At this moment, the Senator and I were joined by his brother and fellow suzerain, Snowden Haines, and by another man—a dapper, jaunty fellow whom the Senator introduced as Dr. Henry H. Bisbee, a Burlington oculist and a member of the Council of Proprietors. The two new arrivals suggested that I might want to have a look at the office of the surveyor general of the West Jersey proprietors.
Walking along past the Quaker meetinghouse in the placid afternoon, steeped as I was by this time in seventeenth-century events that seemed to have very practical twentieth-century applications, I suddenly felt that Burlington’s evident closeness to its past seemed natural rather than quaint. At the corner of High and Broad, Dr. Bisbee pointed out a plaque on the wall of the Mechanics National Bank, stating that at this intersection, at high noon on April 10 of each year, the proprietors of West Jersey meet to elect five members of their Council exactly as they have always done, and that three days later, they meet again on Gloucester Green to elect four other members, again according to tradition. “Since I’ve been a member of the proprietors, I’ve done a certain amount to spruce them up,” Dr. Bisbee commented. “My way of looking at it is that in the proprietors, Burlington has a priceless resource, in the booster sense, that ought to be exploited. For example, I was responsible for instituting the wearing of Quaker hats at the annual April 10 street-corner meeting, even though most of the modern proprietors aren’t Quakers.”
“I’m not quite so sold on the Quaker hats as Henry Bisbee is,” said Snowden Haines, a bit grimly.
The surveyor general’s office reminded me of Mr. Miller’s lair in Perth Amboy—the same well-sorted records and the same atmosphere of frugality, although I noticed that West Jersey permits itself the luxury of electricity. “We have to admit that our records aren’t in as good shape as George Miller’s,” said Mr. Haines. “Nor are we as alert and aggressive about claiming land. The case of the Garden State Parkway, which runs through both East and West Jersey, was typical. When the land for it was surveyed, George Miller stayed close to the State Highway Department, and we didn’t. We would wait for a piece of unappropriated land to be brought to our attention—and some were—while he deliberately went looking for land he could claim. Yes, there were some opportunities we neglected. What it comes down to is the values involved. Industrial activity in East Jersey has given great importance to land there. Here, it hasn’t happened yet. If it does, you watch—we’ll be just like George Miller.”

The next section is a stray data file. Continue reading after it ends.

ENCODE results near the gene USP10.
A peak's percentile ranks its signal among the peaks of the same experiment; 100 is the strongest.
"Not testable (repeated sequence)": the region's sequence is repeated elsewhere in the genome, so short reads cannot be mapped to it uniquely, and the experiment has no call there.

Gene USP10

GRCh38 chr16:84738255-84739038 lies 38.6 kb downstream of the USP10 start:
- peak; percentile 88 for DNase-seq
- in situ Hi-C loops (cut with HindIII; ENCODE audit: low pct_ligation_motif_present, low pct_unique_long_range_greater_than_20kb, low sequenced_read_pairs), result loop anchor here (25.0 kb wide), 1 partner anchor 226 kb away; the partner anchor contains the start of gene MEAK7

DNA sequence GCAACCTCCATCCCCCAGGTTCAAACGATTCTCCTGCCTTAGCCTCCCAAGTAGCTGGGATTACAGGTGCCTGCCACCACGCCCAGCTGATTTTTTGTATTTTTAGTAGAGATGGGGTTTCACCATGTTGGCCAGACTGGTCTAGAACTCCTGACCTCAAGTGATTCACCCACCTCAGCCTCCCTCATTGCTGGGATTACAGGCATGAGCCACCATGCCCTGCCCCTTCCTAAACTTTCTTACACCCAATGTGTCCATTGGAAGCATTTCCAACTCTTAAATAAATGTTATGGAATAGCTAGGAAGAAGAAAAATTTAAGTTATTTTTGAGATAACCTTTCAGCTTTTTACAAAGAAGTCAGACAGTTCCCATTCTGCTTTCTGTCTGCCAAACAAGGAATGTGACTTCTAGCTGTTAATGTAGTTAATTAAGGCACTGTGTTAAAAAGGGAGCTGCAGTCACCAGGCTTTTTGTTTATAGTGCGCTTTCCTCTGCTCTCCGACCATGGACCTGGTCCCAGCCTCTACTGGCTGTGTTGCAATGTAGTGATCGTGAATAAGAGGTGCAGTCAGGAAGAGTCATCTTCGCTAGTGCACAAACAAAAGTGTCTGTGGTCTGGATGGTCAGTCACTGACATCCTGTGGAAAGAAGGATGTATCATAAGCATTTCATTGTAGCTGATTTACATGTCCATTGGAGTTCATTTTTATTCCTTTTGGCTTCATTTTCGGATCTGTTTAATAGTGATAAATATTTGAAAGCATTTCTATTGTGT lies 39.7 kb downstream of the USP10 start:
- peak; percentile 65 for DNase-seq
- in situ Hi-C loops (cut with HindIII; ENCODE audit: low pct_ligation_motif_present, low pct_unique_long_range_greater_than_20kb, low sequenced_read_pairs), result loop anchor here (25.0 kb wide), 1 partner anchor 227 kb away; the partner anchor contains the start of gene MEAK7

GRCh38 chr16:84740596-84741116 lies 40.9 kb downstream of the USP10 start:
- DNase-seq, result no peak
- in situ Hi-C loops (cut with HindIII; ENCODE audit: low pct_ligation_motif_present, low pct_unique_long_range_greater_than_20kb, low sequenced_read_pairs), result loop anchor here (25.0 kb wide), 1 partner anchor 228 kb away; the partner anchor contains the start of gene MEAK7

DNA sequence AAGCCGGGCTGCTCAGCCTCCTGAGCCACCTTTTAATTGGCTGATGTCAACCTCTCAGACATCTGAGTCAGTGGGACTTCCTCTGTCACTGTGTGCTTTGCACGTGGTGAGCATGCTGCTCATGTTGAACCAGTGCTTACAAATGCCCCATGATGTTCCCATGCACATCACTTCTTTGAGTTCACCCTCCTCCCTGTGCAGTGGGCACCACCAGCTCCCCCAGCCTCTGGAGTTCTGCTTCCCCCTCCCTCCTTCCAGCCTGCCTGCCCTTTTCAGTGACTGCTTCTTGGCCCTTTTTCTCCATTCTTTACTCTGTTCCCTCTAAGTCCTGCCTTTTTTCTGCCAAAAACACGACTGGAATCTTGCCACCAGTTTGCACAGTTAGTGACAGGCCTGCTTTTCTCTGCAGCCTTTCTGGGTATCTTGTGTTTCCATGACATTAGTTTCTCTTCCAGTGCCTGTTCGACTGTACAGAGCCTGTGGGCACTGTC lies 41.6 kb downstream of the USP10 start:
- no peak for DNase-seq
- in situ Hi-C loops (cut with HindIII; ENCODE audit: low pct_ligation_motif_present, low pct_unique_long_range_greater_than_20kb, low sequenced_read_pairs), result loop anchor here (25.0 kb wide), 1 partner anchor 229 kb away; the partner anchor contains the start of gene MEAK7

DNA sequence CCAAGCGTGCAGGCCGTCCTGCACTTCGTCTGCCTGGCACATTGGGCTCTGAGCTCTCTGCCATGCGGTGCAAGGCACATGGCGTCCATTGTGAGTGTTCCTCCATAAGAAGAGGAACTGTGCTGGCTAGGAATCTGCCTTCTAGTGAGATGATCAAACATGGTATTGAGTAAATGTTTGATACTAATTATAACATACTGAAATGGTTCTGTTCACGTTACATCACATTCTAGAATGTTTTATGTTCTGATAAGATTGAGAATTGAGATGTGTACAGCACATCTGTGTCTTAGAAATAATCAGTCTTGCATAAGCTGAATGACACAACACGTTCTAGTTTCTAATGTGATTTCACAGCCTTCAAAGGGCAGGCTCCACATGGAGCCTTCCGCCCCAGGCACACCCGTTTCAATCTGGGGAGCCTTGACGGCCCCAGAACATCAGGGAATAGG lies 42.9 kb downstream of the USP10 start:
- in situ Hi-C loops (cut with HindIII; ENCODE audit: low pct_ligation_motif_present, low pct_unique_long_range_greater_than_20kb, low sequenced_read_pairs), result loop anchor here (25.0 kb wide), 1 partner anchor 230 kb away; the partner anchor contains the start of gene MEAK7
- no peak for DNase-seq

“People smile at the proprietors, but it’s business ,” Dr. Bisbee said, leaning toward me so as to deliver the last part of his sentence as if in confidence.
I asked Dr. Bisbee how he had come to be a proprietor and Council member. “It started with historical interest,” he replied. “I informed myself about the proprietors, and in 1951, I edited The Concessions and Agreements of the Proprietors, Freeholders, and Inhabitants of the Province of West New Jersey in America, 1676 , which was published at the expense of the city of Burlington. Then in 1955, the Haineses rewarded my interest by making me a gift of one thirty-second of a share in the proprietorship, the minimum permissible holding for Council membership, and the same year I was elected to the Council.”
“Even though no further acreage dividends are now in prospect, people often want to acquire shares in West Jersey,” Mr. Haines said as we left the surveyor general’s office. “Besides the gift to Henry, my brother and I sometimes sell a thirty-second of a share to someone who is interested, for a nominal sum like twenty-five or fifty dollars.” I got out my scratch pad again. At that rate, I calculated, the going price for a full share would range from eight hundred dollars to sixteen hundred dollars—plenty, it seemed to me, to entitle the West Jersey proprietorship to hold its head up to General Motors, to International Business Machines, or, for that matter, to George Miller himself. And plenty, perhaps, to inspire West Jerseymen to cull their attics for traces of the missing eighty shares.